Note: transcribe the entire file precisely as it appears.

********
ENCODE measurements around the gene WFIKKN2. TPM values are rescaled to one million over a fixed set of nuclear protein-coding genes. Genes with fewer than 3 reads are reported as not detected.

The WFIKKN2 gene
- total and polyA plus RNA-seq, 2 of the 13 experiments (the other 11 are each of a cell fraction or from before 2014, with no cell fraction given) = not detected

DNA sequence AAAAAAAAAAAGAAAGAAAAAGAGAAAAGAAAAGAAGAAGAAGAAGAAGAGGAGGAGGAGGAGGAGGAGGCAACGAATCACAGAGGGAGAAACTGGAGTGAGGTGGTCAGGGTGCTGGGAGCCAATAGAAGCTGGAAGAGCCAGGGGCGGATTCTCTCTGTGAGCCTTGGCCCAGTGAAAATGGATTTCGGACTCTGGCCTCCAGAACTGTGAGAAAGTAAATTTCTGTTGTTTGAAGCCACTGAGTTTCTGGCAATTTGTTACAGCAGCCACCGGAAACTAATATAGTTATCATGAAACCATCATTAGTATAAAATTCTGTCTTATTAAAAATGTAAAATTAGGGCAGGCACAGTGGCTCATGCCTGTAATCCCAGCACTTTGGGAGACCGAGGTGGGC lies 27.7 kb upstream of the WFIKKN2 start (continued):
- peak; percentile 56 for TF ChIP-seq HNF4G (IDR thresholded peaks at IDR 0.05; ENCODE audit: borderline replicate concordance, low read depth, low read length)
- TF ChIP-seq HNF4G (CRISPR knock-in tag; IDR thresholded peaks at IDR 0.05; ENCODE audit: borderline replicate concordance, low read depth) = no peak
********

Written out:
ENCODE measurements around the gene WFIKKN2. TPM values are rescaled to one million over a fixed set of nuclear protein-coding genes. Genes with fewer than 3 reads are reported as not detected.

The WFIKKN2 gene
- total and polyA plus RNA-seq, 2 of the 13 experiments (the other 11 are each of a cell fraction or from before 2014, with no cell fraction given) = not detected

DNA sequence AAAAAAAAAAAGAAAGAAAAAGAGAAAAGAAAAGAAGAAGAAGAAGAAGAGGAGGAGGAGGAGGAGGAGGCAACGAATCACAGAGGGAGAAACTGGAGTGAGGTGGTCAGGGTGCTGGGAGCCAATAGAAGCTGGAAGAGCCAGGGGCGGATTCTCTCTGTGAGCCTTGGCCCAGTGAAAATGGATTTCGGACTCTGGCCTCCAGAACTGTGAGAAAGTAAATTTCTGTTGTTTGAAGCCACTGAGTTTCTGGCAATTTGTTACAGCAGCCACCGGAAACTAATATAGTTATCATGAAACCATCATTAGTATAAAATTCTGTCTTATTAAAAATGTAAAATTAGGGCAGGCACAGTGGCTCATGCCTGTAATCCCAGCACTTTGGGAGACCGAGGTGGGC lies 27.7 kb upstream of the WFIKKN2 start (continued):
- peak; percentile 56 for TF ChIP-seq HNF4G (IDR thresholded peaks at IDR 0.05; ENCODE audit: borderline replicate concordance, low read depth, low read length)
- TF ChIP-seq HNF4G (CRISPR knock-in tag; IDR thresholded peaks at IDR 0.05; ENCODE audit: borderline replicate concordance, low read depth) = no peak